Showsight Presents The Ibizan Hound

“CHARACTERISTIC OF IBIZAN HOUND TYPE IS OUR UNIQUE FRONT CONSTRUCTION AND THE MOVEMENT THAT RESULTS FROM IT.”

Characteristic of Ibizan Hound type is our unique front construction and the movement that results from it. Here are the key statements in our Standard: • A rather upright upper arm. The shoulder blades are well laid back. • The elbow is positioned in front of the deepest part of the chest. • The deepest part of the chest, behind the elbow, is nearly to or to the elbow. • The chest is deep and long with the breastbone sharply angled and prominent. • The brisket is approximately 2 ½ inch- es above the elbow. • A suspended trot with joint flexion when viewed from the side. “Joint Flexion” and a “rather upright upper arm” are not an excuse for lack of efficient movement or for unsound- ness. The Ibizan is an athletic hunter. Its front is designed to gallop and trot high, an adaptation to hunting effective- ly in high brush and rough terrain. Our breed still has good reach in the front, they just do it with lift. At first we only had smooth coated dogs in the United States but now we have handsome wire coats as well. Our standard describes the wire coat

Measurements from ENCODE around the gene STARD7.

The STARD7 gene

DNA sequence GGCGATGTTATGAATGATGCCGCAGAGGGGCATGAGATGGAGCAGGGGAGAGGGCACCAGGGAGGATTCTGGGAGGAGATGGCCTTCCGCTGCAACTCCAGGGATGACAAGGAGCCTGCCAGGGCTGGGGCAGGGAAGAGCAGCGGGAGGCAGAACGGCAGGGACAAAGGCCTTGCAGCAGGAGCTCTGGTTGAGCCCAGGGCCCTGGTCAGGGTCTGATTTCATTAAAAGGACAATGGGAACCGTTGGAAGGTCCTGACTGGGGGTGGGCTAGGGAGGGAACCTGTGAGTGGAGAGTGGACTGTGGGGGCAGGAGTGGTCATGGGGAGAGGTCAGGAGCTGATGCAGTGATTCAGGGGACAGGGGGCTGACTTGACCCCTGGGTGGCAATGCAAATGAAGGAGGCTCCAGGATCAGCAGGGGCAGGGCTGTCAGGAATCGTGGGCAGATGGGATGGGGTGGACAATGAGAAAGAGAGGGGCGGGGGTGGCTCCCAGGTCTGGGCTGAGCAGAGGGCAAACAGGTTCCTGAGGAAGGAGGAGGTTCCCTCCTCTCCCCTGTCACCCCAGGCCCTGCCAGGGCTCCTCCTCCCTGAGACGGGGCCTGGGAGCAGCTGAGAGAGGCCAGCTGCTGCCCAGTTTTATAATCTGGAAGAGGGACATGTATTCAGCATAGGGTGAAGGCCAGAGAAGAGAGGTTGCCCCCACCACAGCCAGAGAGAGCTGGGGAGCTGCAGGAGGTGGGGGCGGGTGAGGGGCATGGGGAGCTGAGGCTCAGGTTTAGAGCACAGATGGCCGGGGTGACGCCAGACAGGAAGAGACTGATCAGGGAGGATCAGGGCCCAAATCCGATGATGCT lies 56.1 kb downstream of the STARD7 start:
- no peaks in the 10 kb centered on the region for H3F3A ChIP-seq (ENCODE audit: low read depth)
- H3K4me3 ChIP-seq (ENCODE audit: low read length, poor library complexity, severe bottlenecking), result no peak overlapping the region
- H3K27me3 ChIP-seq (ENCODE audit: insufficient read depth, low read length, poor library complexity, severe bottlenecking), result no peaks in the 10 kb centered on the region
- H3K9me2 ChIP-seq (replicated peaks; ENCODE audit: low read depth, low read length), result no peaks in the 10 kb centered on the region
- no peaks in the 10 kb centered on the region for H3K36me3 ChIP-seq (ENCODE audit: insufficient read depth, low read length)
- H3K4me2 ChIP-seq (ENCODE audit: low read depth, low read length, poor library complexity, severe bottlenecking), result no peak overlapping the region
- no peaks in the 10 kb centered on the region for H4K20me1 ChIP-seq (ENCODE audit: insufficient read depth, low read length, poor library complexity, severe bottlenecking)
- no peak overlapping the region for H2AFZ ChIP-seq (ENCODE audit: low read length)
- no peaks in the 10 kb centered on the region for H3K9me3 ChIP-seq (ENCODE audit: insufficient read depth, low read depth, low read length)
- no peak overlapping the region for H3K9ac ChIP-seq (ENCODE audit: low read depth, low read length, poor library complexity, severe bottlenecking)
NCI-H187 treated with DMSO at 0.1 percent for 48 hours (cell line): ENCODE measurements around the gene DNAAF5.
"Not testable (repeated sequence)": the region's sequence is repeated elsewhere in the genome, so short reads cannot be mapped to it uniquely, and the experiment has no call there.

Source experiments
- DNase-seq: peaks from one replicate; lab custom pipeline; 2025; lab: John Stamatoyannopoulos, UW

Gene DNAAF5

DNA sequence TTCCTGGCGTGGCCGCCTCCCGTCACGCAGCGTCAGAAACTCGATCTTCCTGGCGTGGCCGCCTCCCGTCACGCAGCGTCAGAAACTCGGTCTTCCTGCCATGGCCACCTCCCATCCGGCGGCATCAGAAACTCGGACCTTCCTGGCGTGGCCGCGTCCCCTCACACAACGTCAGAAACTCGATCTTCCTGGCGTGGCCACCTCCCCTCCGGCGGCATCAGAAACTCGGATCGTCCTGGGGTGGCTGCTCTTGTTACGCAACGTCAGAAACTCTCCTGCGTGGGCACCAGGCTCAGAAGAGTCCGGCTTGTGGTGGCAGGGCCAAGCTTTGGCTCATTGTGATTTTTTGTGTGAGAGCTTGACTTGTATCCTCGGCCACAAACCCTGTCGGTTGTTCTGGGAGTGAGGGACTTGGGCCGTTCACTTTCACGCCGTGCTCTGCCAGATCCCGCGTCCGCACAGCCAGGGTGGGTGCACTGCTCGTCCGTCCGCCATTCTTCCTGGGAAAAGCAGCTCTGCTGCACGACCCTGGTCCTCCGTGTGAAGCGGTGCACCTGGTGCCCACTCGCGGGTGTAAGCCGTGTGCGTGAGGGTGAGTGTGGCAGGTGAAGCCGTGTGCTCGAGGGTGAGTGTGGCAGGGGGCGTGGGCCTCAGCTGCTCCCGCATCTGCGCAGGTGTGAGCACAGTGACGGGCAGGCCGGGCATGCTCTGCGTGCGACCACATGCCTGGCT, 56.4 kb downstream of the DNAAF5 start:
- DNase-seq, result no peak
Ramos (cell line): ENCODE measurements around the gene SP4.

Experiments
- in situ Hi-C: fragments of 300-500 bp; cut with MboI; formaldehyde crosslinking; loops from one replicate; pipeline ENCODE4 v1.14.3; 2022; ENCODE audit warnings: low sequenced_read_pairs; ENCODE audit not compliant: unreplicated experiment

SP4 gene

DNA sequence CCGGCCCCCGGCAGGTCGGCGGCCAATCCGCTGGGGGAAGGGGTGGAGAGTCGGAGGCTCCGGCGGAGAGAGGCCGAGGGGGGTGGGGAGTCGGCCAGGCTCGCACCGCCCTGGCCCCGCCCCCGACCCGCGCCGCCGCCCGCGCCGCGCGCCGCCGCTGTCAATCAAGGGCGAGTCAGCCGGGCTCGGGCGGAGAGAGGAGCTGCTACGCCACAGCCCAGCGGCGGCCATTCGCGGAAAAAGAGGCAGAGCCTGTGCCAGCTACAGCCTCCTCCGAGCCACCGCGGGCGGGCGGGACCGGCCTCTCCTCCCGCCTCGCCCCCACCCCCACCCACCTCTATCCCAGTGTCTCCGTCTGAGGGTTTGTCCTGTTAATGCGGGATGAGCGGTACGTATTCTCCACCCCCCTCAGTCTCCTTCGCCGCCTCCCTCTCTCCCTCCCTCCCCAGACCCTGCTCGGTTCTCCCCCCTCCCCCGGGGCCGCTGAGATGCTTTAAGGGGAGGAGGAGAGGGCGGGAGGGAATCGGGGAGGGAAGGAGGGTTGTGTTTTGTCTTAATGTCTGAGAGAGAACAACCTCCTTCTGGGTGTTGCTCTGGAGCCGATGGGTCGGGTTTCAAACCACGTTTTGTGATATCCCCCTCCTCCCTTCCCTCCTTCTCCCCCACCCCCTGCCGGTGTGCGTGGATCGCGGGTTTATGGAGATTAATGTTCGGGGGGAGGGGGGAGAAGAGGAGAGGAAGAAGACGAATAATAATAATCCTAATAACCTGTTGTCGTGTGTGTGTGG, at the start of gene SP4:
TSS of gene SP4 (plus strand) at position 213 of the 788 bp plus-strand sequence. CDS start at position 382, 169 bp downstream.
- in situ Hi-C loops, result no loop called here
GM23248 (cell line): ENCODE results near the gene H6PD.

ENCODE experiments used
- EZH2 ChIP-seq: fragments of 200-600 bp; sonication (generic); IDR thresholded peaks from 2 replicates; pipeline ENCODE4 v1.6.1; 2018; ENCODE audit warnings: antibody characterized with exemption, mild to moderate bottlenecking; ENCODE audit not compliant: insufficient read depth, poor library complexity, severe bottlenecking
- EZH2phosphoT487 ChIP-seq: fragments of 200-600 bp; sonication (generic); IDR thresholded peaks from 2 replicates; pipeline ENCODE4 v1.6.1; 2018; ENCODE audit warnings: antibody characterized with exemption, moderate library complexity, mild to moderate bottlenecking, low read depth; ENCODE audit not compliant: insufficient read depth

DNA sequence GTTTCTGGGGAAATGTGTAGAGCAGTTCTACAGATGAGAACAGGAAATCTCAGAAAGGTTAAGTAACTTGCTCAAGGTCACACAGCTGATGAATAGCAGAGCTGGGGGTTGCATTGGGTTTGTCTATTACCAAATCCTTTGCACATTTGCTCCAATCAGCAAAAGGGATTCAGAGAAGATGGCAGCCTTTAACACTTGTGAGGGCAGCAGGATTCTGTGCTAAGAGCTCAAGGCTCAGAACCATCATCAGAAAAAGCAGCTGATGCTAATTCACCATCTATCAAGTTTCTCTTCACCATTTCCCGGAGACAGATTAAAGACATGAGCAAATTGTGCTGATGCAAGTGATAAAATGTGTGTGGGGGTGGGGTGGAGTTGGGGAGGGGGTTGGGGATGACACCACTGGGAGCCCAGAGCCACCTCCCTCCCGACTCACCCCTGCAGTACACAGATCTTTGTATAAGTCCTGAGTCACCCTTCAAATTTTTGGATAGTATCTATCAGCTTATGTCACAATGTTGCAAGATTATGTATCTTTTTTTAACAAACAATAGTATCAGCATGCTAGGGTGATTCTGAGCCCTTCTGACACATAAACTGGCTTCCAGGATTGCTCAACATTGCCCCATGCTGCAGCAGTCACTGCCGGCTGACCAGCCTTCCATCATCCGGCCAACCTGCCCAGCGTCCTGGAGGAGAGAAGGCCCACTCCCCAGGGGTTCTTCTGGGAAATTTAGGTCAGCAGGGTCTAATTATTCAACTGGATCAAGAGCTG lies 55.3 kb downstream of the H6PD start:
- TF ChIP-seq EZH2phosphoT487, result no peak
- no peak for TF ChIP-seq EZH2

as 1 to 3 inches in length and (like the smooth coat) hard in texture. We run the full range from smooth, to a mix of smooth and wire, to fairly tight wire coats and out to lush coated examples. All are just fine. Our coat just needs to protect the dogs in its hunting activities in high brush. Part of why we have a range of coats is because we breed one breed, mixing wires and smooths with the goal of producing the most athletic, soundest and most attractive hounds. Ibizans have amazing ears, stunning eye color and striking self–colored pig- ment. We want an ear which is more wide open than simply triangular. Our old standard described the ears as an “elongated rhomboid truncated at 1/3 of its longer diagonal”. That was per- haps a little too much like a high school geometry lesson but it did describe an ear which was more than simply “large and pointed.” Our Standard asks for an ear which is 2 ½ times as tall as its width at the base. Those are the big ears we want to see! On the other hand, it does our breed a disservice when judges make the competition into seeing who can hold their ears up the longest. We need judges to judge the athletic hunter under the ears.

282 • S HOW S IGHT M AGAZINE , J ANUARY 2018

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